Date: Fri Sep 26 2003 - 12:47:36 EDT
You are correct. I almost included that in my original post. There was a
bit of name-calling about who was a believer in "Darwinism." Those who
emphasized the non-gradualistic mechanisms were harassed about their
beliefs, and they responded that they really did believe in "Darwinism"
because of they saw a role for selection in their scenarios.
Because of these messy definitions, it is important to examine what a person
means in using the word "Darwinism." Does "Defeating Darwinism" mean that
you defeat "evolution?" Of course not, but people who are trained in
twisting meanings take advantage of this confusion.
Jim Behnke firstname.lastname@example.org
Wilmore, KY 40390 859-858-3511 x 2232
From: Robert Schneider [mailto:email@example.com]
Sent: Friday, September 26, 2003 11:55 AM
To: firstname.lastname@example.org; email@example.com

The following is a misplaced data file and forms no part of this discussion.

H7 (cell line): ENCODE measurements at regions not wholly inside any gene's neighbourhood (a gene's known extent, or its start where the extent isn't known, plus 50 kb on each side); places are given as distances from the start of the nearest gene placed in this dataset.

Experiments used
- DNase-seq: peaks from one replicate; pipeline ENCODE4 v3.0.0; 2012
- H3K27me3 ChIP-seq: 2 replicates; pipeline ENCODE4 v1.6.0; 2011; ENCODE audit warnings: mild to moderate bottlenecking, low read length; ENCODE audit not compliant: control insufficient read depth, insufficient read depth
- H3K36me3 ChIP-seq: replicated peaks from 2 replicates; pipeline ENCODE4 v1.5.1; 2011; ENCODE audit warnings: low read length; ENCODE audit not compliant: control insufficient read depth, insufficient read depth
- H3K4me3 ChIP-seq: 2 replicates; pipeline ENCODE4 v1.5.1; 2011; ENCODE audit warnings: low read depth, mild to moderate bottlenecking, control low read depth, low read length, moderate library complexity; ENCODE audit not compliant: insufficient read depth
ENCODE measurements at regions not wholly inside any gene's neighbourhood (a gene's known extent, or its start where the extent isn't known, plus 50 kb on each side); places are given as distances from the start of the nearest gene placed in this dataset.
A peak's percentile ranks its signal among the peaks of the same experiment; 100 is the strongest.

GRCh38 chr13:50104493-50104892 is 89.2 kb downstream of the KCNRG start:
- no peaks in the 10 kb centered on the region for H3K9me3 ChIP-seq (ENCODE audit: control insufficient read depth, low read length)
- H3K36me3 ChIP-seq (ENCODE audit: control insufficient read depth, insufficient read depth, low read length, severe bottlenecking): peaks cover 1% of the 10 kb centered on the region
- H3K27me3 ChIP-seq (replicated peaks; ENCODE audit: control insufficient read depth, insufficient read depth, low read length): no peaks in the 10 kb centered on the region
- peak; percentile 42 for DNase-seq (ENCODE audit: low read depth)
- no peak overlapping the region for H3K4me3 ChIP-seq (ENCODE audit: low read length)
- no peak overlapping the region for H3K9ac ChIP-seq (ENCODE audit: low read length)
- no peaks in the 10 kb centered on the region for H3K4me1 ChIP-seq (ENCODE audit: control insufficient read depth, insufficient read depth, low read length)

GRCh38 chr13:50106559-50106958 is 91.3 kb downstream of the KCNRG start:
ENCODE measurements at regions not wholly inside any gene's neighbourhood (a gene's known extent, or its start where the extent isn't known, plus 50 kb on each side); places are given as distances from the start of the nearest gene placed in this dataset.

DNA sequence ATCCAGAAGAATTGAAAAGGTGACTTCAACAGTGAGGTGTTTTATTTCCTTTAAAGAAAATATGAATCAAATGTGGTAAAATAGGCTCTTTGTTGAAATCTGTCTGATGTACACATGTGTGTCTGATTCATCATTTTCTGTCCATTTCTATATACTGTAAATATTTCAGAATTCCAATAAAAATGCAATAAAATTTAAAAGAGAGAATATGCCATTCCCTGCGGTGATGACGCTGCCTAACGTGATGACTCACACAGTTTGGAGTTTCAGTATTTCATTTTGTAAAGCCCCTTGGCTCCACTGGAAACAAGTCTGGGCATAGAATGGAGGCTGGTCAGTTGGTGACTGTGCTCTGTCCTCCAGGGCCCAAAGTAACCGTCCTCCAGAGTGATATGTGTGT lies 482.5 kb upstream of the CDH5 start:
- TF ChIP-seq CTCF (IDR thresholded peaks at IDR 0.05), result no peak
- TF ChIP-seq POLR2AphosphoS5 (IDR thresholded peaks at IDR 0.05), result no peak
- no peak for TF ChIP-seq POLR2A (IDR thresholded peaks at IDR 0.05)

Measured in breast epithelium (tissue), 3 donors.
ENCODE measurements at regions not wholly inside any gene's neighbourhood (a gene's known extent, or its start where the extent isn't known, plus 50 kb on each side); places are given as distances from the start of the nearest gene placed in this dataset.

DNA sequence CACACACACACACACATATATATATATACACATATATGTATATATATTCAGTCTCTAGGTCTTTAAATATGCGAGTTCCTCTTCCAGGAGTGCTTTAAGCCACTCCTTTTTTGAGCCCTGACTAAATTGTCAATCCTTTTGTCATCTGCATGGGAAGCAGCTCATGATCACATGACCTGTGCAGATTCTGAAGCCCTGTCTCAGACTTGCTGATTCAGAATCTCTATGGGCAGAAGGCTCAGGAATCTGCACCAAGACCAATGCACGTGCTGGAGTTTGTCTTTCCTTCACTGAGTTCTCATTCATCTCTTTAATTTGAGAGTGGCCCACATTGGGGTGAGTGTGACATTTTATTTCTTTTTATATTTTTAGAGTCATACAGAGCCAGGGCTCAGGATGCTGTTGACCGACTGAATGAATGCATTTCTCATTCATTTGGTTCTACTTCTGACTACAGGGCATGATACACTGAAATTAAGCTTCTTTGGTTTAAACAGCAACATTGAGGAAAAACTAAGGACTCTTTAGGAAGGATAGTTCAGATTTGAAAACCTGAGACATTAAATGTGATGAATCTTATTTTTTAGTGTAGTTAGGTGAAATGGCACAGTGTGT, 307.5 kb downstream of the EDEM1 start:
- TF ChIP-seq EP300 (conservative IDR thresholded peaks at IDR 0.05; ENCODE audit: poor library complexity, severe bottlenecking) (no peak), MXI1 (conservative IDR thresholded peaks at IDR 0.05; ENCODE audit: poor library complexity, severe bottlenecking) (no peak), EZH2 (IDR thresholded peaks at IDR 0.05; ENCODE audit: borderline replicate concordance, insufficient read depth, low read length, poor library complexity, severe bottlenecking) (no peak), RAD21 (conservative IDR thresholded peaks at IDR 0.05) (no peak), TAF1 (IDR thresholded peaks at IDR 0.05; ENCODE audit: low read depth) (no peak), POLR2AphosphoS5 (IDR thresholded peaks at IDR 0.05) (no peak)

Subject: Darwinian and non-Darwinian (was Re: RFEP & ID)
> Generally, when we describe someone as a "Darwinian," we are saying that
> they believe that gradualism and selection are the important features in
> evolutionary process. It seems that ecologists tend to be hard-core
> Non-Darwinian biologists view drift, founder effects, macromutations
> with multiple effects) and similar processes as the important mechanisms
> an evolutionary pathway. S.J. Gould popularized this in the punctuated
> equilibrium model.
> Jim Behnke firstname.lastname@example.org
> Asbury College
> Wilmore, KY 40390 859-858-3511 x 2232
Thanks, Jim. I'm grateful for this statement. But a query. Do not such
phenomena as gene flow, genetic drift, founder effect, etc., still depend in
some way on selection, as in the establishment of a new population in a new
environment (e.g., migration to an island), even though the rate of
evolutionary change may be much more than gradual? Help me out in
understanding and clarifying this point.
(Berea College ex-patriate now in Boone, NC)
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